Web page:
Shipwreck divers have announced quite the anniversary present for the flagship of a 1715 Spanish treasure fleet, the Capitana: 52 gold coins, 40 feet of gold chain, and 110 silver coins and buttons all worth over one million dollars.
The find, made over a month ago on June 17, was kept under wraps until now. The Florida family that made the discovery, led by Eric Schmitt, wanted to wait so their announcement would coincide with the 300-year anniversary of the fleet's sinking off the coast of Florida.
The 11 ships were part of Spain's Tierra Firme and New Spain fleets, regular convoys of vessels that transported gold, silver, and other precious resources from Spanish colonies in the New World to Europe. (Read about another shipwreck that was part of the Tierra Firma fleet.)
The ships sank during a hurricane that hit them on July 30 and 31, 1715 as they sailed past Florida on their way back to Spain. (Read about a cursed warship that sank with treasure onboard.)
Schmitt and his family had been working the 1715 vessels under contract with 1715 Fleet-Queens Jewels LLC, a Florida company with exclusive rights to the wrecks, for several years.
Usually Schmitt and his team come up empty-handed. "Typically we excavate empty holes and find beer cans," the shipwreck diver says.
But this time, in 15 feet (4.5 meters) of water about 1,000 feet (305 meters) off a beach in Fort Pierce, Florida, the divers got lucky.
The day started out like any other, Schmitt says. But around 9 or 9:30 in the morning, a gold coin popped out of the sand he was clearing on the seafloor. The dive team started to shift more sand, and ended up recovering the treasure. "It was absolutely unreal," says Schmitt. He called Brent Brisben, co-founder of 1715 Fleet-Queens Jewels to check out their discovery. "I was blown away," Brisben says. "I was literally shaking."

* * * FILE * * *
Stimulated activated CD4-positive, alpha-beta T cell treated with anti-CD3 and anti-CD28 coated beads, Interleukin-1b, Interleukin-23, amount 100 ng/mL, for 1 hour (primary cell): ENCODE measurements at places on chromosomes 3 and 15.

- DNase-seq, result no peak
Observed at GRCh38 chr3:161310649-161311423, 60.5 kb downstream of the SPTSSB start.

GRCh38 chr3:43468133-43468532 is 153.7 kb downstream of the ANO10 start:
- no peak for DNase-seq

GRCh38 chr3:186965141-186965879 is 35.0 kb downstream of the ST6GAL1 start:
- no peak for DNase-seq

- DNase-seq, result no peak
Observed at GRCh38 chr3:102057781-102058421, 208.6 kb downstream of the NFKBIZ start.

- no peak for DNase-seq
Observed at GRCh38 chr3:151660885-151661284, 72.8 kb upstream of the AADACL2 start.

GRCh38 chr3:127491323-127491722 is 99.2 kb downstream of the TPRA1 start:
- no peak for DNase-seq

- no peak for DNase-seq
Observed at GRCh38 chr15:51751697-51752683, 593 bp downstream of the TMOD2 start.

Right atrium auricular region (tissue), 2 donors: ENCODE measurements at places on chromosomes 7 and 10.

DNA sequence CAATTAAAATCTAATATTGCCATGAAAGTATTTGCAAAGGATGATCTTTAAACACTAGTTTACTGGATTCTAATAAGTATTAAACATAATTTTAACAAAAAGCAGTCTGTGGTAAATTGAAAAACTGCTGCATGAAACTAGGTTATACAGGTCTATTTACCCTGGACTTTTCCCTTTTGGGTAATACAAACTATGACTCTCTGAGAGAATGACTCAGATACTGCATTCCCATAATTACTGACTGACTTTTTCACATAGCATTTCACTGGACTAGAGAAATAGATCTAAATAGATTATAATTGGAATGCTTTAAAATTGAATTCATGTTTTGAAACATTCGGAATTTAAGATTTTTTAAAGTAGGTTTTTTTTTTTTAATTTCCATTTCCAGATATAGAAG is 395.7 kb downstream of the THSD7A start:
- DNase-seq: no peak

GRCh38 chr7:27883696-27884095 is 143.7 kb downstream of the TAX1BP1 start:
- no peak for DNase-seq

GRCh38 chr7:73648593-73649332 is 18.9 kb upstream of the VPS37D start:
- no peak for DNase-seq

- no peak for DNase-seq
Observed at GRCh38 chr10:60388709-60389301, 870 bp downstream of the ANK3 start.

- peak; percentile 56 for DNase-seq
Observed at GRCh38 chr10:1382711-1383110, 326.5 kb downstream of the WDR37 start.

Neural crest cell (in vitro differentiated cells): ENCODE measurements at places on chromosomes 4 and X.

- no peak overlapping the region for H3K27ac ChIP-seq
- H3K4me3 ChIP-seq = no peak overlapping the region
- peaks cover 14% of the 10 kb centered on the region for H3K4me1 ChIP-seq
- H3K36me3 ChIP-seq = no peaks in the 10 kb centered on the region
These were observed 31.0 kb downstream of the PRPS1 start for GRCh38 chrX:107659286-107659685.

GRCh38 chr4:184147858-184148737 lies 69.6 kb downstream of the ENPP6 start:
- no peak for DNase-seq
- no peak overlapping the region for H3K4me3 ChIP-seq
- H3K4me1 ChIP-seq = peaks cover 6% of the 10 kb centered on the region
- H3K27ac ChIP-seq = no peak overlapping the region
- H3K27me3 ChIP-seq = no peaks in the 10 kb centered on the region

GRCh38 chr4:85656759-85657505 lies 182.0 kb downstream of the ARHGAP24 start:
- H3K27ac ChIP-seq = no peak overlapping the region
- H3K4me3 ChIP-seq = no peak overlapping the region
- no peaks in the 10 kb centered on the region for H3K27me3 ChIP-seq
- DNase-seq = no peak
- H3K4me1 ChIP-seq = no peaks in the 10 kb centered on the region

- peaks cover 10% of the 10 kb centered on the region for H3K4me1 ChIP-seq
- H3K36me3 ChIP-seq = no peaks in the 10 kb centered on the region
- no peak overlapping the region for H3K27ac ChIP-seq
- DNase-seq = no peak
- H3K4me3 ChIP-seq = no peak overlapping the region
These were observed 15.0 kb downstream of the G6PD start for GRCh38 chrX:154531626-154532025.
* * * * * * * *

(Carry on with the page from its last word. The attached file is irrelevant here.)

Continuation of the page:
Brisben and his company's contractors have been working the wrecks since 2010. But the current find "is probably the biggest in terms of volume and rarity," he says. The gold coins included an extremely rare specimen called a Tricentennial Royal worth over $500,000.
Regular coins in those days tended to look a bit rough, Brisben says. Their makers were more concerned about the coins' weight and quality of gold or silver. But "they made a certain number of coins perfect, called the Royals, which they would present to the king."
Splitting the Take
Schmitt and his team have continued to work the site that yielded that million-dollar haul. They've found some more silver coins and buttons and several candlesticks since then. But nothing like that initial find.
All of the artifacts are under the jurisdiction of the United States district court of the southern district of Florida under the care of Brisben's company. The state of Florida is entitled to 20 percent of anything Brisben or his contractors find.
Every year, Florida will send representatives to examine anything the teams find, and put in a request for items they'd like to transfer to museums to the Court. If the Court agrees, the company turns the items over, Brisben says.
With the current find, after the state takes its share, Brisben and the Schmitt family will split the rest evenly.
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